Australia, (b. 1950)
…the 61st hexagram of the I Ching: Chung Fu – Inner Truth.
…Pigs and fishes are the least intelligent of all animals and therefore the most difficult to influence…
…Now he beats the drum, now he stops. Now he
sobs, now he sings.
…Cockcrow penetrating to heaven.
- The ‘least intelligent of animals’?
- Tell that to the farmer who has watched
- his ego out there/ and inside
- squirm as a mad boar eyeballs him
- (he can almost feel the cross-hairs)
- at the cross way in the race —
- then lets him off, feigns left
- turns right and accelerates away.
- They rip up, charge down pig-paths
- on the mud-map of pig free will,
- if something’s wrong they get hysterical
- on their trotters like Bette Midler
- in full shriek. Pigs are like us, they
- hold grudges. They are hot, immediate,
- fall down among them and you’re
- fair flesh: long pig. Not prosciutto,
- ham, they’re sashimi eaters,
- adding just a little pig urine …
- Nude wrestlers, they wallow in lakes
- of uk, they love slop but will step
- like a prude past food and find slats
- to pee through, prim as a great aunt
- when great aunt’s were like that.
- I’ve seen pigs shimmy and spit, happy
- as a pig in wit, laughing like lucerne.
- But just try to kill one: the skin fevers
- with stink, the air’s a welter, the ramp
- fury and slip, they scream high C
- ear-split no encore with the clappers on
- like a recording session, or ECT.
- Brain-cut, but no Verdi — heavy metal,
- shit as they die all kick dissonance
- slip and blade like pre-CD the needle
- pig-stuck and blood-stuck no grave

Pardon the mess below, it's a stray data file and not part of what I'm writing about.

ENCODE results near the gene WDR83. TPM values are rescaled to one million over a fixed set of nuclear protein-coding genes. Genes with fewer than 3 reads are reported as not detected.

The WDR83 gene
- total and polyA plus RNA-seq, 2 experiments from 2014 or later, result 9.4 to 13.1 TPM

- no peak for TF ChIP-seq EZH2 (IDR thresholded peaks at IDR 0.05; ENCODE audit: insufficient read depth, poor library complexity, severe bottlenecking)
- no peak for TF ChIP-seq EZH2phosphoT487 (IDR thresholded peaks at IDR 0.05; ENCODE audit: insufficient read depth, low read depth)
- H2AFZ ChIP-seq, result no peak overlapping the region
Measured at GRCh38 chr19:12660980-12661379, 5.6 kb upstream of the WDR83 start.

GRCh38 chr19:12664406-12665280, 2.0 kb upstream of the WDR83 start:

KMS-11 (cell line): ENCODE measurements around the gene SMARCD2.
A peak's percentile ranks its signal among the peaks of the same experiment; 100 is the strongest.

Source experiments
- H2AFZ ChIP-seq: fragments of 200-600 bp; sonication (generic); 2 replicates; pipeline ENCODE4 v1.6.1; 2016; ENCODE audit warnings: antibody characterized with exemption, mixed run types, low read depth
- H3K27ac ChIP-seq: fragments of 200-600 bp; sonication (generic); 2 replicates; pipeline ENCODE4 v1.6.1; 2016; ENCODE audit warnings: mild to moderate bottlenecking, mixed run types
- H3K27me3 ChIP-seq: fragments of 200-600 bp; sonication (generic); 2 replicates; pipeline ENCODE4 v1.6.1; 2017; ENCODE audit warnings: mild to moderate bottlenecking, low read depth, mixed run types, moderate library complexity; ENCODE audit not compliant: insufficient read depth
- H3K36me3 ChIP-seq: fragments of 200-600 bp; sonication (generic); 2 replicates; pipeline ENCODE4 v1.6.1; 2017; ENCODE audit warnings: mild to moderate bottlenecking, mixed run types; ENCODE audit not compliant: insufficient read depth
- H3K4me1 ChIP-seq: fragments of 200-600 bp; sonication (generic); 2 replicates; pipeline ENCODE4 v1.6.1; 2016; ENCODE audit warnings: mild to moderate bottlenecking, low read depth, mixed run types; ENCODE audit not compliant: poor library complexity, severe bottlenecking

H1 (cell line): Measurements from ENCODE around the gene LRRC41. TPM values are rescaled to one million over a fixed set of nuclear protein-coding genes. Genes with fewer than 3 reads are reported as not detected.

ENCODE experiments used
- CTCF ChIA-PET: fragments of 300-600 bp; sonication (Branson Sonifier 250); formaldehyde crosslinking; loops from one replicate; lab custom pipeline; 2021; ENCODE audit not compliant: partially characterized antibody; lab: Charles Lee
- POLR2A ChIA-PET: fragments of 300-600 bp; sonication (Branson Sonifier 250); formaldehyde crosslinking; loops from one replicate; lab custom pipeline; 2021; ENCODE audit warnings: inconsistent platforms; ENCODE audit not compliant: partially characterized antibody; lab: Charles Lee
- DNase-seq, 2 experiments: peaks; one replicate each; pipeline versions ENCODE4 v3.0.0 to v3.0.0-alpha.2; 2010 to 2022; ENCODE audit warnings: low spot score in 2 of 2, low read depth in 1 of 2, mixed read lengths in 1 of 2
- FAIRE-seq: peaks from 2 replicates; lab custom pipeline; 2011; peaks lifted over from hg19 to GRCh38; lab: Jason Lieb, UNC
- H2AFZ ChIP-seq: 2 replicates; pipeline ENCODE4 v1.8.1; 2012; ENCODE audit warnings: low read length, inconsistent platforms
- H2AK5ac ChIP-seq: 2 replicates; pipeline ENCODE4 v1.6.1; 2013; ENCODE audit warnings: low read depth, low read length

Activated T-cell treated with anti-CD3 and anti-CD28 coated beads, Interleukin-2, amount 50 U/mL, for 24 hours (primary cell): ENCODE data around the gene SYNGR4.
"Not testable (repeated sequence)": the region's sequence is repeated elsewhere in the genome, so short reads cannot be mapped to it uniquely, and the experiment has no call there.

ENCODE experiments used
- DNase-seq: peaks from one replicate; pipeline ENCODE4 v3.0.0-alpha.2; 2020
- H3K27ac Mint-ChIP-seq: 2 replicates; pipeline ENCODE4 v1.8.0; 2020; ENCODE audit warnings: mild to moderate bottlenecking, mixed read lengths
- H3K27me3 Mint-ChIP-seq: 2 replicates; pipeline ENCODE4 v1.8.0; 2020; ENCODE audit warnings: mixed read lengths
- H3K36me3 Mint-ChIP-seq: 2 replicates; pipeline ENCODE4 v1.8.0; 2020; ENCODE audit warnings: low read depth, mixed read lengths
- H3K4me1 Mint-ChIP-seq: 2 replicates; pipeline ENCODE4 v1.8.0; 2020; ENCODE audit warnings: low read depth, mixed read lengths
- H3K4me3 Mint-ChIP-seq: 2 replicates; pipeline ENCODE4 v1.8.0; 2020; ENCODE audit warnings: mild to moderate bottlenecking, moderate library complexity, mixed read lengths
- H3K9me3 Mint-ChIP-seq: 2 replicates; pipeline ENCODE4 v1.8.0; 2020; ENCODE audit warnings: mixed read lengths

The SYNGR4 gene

- but blood gurgling out so hot
- in drains of glug where flies float,
- so pig-easy, so pig-headed, the head
- sliced right off … Now its body and its
- mind are truly split … On the rack,
- so intelligent, comic, its ears hairy.
* from: I Ching: Poems – Improvisations and ironies based loosely on I Ching Hexagrams and Notes
About the Poet:
Philip Salom, Australia, (b. 1950), is a poet and novelist. His poetry works have attracted widespread acclaim. He has published seventeen books – fourteen collections of poetry and three novels.
Salom’s works are notable for their originality and expansiveness and for surprising differences. His writing is distinctive for its metaphoric richness and expansive vision. It is also hugely various from title to title; his creative restlessness extends not only to style but also to conceptual paradigms. Since his first collection, many of his books have depicted imagined worlds or explored conceptually contained sequences.
Salom has taught Creative Writing at Curtin and Murdoch University in Western Australia, then at Deakin University and finally at the University of Melbourne. In 2008 he resigned from lecturing and since then has been writing full-time. He has also performed as a guest writer and lecturer in the United States, Canada, United Kingdom, Italy, Yugoslavia, Singapore and New Zealand. [DES-04/18]